Francis Ford Coppola’s early 90’s Dracula film tried more than a lot of previous cinematic efforts to really stick to the book. As such, it is a wholly dark, violent, eerie and tragic film. More than a lot of pinball tables, Dracula really captures this essence, and is a great example of just how moody a pinball experience can be. While truly one of the stranger, more morbid tables one can play, it is more than just mood, and is full of special, original and satisfying pinball content! For one, all three of the multiball modes can be triggered simultaneously. This leads to an absolute scoring blitz, as all of the jackpots are lit and stackable! Doing this takes a bit of planning, and a deliberate effort to light the correct spots before triggering mulitball, but the end result is well worth it, and it is actually quite possible to pull off. The eerie Mist Multiball definitely deserves mention, as a ball glides across the playfield by itself, guided by some unseen hand. Knocking this ball from its spectral trail with one of your own triggers the scoring mode, and you get to keep the haunted one in play. A particularly fun video mode is also present here, with the player using the left and right flippers to shoot waves of attacking wolves. Brimming with movie-accurate sound, haunting music, and dementedly atmospheric gameplay, Dracula is a gem in the already strong Williams lineup. Just be happy you get to play it in a nice loud arcade - playing this one alone in a basement could get pretty dark!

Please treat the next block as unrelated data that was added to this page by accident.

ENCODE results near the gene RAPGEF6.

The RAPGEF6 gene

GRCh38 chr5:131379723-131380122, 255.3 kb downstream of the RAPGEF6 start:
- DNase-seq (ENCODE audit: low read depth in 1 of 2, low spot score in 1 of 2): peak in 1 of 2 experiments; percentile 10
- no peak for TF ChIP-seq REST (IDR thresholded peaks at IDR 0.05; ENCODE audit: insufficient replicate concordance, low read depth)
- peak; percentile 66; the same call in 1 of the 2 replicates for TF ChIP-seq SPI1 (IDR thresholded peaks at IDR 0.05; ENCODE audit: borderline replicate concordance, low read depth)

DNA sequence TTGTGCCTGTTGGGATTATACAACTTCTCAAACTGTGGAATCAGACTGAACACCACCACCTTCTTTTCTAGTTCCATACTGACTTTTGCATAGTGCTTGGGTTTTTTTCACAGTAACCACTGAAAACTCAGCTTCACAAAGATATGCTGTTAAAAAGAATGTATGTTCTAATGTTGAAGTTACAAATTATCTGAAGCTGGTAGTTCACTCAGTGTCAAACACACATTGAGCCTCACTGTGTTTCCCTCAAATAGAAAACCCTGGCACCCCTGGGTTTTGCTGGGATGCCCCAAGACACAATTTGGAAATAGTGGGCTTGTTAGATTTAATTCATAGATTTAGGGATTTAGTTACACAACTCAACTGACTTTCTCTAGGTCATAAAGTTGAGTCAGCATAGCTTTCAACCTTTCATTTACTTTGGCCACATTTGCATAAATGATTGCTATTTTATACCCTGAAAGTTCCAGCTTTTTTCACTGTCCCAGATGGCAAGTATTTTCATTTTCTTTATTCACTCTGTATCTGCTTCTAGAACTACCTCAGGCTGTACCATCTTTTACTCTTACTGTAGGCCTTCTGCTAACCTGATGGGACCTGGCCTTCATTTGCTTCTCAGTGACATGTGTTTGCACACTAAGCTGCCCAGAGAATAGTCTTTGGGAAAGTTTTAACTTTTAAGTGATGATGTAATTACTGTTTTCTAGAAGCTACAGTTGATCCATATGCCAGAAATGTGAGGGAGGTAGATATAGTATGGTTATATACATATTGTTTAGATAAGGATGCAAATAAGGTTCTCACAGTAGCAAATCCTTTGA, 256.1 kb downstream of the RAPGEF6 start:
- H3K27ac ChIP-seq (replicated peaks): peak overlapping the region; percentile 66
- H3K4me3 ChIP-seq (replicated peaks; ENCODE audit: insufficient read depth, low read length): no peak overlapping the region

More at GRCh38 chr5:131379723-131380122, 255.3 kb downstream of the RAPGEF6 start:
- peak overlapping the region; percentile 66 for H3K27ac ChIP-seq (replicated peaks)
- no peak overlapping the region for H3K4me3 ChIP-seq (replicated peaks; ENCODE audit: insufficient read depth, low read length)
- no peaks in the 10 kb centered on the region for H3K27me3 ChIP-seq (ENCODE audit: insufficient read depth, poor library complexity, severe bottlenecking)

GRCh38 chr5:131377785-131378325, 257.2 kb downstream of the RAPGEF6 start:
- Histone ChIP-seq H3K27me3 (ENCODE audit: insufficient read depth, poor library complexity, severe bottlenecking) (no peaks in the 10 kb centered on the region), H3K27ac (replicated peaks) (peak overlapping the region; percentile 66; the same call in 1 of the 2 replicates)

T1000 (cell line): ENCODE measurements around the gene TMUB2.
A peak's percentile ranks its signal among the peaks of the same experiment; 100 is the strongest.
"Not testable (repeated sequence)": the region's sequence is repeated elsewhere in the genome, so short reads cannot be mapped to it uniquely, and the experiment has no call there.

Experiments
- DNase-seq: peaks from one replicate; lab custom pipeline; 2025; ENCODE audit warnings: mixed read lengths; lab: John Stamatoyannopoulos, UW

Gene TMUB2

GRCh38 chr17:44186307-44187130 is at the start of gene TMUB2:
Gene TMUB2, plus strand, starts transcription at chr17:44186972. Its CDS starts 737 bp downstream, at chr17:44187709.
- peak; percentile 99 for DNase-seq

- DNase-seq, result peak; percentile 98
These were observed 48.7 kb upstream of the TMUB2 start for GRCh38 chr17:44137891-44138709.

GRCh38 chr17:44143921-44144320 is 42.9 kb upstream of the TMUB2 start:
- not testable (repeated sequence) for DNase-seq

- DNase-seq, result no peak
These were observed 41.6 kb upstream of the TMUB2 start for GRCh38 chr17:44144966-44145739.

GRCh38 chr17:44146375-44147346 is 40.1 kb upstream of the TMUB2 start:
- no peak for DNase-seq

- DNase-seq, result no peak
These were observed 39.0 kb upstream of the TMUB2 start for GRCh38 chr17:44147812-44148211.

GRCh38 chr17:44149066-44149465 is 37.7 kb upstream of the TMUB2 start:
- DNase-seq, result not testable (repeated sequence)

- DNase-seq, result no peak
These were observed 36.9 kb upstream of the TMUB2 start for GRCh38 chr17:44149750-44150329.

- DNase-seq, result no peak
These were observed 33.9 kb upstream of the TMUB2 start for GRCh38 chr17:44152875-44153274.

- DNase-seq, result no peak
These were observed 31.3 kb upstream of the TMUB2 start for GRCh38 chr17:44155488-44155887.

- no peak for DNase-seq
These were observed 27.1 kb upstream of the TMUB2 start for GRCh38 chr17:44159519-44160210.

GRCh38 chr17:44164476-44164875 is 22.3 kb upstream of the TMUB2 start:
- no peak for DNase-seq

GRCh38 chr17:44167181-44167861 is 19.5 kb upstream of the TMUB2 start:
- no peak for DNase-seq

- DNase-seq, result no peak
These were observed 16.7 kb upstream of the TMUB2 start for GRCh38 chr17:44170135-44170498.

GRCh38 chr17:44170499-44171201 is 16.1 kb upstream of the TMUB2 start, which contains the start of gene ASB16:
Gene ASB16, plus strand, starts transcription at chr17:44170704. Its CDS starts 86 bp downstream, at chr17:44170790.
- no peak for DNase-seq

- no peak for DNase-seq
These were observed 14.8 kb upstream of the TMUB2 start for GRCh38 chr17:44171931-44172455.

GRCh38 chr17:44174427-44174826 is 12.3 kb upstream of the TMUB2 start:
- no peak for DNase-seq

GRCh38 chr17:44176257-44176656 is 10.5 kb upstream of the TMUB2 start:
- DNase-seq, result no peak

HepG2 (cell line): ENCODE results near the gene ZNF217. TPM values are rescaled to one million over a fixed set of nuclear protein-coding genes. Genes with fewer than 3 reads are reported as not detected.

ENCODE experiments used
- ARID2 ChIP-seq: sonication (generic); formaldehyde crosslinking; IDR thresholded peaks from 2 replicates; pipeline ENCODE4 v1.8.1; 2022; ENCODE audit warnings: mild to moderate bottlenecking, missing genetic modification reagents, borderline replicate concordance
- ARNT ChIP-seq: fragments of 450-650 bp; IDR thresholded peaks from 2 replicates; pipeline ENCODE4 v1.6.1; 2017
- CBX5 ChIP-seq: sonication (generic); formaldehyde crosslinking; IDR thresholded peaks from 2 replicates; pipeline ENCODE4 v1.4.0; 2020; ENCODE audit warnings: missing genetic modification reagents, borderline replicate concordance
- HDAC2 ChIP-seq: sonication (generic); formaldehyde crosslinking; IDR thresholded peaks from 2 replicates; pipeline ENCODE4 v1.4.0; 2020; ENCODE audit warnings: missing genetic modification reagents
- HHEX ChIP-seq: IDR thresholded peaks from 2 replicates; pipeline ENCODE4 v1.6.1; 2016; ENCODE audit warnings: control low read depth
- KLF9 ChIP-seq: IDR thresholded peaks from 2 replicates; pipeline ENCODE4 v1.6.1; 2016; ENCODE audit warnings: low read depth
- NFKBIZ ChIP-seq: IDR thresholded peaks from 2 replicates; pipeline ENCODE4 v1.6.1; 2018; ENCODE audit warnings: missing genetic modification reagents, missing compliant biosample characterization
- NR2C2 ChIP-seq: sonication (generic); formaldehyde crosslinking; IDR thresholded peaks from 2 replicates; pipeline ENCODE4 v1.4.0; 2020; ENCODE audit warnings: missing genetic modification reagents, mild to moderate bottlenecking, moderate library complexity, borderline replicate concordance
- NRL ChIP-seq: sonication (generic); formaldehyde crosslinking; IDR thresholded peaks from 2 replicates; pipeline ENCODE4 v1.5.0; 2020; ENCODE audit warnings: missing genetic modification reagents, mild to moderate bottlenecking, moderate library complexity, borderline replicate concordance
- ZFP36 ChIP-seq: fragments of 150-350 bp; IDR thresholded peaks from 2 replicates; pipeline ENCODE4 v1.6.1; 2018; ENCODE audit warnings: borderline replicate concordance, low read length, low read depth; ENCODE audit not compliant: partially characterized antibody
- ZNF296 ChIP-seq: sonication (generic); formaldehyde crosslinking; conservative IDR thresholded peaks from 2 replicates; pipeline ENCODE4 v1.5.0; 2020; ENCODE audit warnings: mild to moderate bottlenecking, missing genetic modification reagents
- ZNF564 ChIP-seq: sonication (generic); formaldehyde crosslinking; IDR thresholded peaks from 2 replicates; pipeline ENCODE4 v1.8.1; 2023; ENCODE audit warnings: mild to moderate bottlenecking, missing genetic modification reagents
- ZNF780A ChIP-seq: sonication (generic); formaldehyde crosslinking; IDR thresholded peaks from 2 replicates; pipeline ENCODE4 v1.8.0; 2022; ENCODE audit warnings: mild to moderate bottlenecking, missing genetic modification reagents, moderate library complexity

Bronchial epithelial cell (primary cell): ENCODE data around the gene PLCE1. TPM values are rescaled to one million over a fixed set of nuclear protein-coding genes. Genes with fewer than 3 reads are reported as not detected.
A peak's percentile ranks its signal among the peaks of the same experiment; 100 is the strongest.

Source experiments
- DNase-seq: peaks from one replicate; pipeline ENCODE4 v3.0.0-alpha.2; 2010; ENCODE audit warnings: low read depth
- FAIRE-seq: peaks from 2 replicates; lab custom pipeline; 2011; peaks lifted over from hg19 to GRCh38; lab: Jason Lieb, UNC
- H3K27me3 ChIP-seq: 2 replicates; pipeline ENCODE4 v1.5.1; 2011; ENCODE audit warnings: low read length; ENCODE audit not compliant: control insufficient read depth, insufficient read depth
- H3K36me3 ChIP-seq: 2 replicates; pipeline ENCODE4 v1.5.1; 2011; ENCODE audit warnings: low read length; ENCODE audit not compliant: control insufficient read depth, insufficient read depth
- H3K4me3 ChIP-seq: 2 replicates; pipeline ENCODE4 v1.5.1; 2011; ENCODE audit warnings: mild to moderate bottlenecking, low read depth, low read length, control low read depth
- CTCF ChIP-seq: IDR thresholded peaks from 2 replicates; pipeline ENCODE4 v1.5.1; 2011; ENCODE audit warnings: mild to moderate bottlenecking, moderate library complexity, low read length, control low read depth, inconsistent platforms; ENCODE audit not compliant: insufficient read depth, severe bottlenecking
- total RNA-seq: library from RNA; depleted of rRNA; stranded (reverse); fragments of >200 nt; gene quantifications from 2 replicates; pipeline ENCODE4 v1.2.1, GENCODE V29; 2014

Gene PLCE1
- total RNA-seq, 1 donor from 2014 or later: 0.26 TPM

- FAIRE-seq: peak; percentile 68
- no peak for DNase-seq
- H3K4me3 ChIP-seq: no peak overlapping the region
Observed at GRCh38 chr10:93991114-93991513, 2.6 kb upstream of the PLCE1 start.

• C
  • Cirqus Voltaire (Bally/Midway , 1997)
    Marvel at the mystery of Cirqus Voltaire! Brilliant colors, lively gameplay and innovative features are the hallmarks of this late-model Williams pin. Battle the crazed ringmaster as he pops up from the playfield and captures your ball, balancing it precariously on his head! Cannon fire, a disappearing "boom balloon" bumper and death-defying high wire balancing acts all await you. WIth six different multi-ball modes, there's always something new to discover under the big top!
  • D
  • Doctor Who (Bally , 1990)